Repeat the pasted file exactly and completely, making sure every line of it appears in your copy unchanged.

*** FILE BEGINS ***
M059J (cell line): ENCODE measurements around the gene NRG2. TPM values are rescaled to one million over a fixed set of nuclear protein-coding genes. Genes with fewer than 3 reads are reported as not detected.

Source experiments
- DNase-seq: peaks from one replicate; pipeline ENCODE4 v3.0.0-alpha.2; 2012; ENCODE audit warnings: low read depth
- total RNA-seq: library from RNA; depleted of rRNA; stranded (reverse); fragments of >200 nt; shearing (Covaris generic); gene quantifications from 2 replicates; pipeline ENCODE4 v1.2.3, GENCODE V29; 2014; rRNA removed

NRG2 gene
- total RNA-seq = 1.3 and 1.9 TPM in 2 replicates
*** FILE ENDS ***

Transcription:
M059J (cell line): ENCODE measurements around the gene NRG2. TPM values are rescaled to one million over a fixed set of nuclear protein-coding genes. Genes with fewer than 3 reads are reported as not detected.

Source experiments
- DNase-seq: peaks from one replicate; pipeline ENCODE4 v3.0.0-alpha.2; 2012; ENCODE audit warnings: low read depth
- total RNA-seq: library from RNA; depleted of rRNA; stranded (reverse); fragments of >200 nt; shearing (Covaris generic); gene quantifications from 2 replicates; pipeline ENCODE4 v1.2.3, GENCODE V29; 2014; rRNA removed

NRG2 gene
- total RNA-seq = 1.3 and 1.9 TPM in 2 replicates